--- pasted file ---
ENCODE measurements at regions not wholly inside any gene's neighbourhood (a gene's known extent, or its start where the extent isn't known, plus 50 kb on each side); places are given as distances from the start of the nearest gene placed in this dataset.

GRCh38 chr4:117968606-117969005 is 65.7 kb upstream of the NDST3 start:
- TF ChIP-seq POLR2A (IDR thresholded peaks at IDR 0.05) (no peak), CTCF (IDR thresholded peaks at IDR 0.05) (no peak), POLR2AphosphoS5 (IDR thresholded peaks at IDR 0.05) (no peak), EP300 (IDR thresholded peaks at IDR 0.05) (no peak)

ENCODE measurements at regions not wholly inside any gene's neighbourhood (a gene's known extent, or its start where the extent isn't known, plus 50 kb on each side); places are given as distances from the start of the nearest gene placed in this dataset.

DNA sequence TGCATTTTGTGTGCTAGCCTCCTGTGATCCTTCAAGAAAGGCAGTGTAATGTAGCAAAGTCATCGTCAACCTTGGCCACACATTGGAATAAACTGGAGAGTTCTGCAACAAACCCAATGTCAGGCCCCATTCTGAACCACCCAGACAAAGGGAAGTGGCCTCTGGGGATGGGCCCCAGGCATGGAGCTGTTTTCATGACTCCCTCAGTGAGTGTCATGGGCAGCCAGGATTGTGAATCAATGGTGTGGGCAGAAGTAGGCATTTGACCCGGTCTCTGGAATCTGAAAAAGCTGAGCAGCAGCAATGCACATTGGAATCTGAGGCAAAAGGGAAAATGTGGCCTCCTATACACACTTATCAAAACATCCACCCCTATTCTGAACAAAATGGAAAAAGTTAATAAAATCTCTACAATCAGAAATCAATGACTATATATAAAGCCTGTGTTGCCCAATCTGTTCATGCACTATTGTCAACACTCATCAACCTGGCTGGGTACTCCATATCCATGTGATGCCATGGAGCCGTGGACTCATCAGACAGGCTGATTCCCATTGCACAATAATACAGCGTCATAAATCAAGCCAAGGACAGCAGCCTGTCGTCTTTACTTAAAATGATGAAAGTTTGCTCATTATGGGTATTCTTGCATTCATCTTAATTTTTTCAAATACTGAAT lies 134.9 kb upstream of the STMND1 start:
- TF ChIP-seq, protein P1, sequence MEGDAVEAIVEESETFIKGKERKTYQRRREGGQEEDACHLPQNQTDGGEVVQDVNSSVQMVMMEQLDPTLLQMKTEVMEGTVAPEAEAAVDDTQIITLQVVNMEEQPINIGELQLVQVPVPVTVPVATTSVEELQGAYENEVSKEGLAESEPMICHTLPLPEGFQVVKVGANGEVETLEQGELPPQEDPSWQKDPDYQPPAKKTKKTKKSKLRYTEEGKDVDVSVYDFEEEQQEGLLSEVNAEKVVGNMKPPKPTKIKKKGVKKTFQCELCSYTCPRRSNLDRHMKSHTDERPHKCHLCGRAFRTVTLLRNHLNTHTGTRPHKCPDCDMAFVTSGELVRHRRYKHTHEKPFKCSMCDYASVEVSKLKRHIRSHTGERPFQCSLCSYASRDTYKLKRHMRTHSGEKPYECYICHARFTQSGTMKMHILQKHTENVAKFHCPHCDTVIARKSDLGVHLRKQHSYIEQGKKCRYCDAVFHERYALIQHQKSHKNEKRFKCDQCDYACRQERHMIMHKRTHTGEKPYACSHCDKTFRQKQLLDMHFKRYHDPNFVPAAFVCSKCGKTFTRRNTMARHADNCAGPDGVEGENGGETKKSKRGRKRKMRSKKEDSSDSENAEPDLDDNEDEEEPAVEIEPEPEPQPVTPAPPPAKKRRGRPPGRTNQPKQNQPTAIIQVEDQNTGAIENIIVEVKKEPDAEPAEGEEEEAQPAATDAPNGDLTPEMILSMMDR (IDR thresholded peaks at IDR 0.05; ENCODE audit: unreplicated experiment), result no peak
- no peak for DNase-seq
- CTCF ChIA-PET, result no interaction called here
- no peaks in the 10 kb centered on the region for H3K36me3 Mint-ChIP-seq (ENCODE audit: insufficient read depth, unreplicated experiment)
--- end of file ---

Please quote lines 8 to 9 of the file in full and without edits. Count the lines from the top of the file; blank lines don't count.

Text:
- CTCF ChIA-PET, result no interaction called here
- no peaks in the 10 kb centered on the region for H3K36me3 Mint-ChIP-seq (ENCODE audit: insufficient read depth, unreplicated experiment)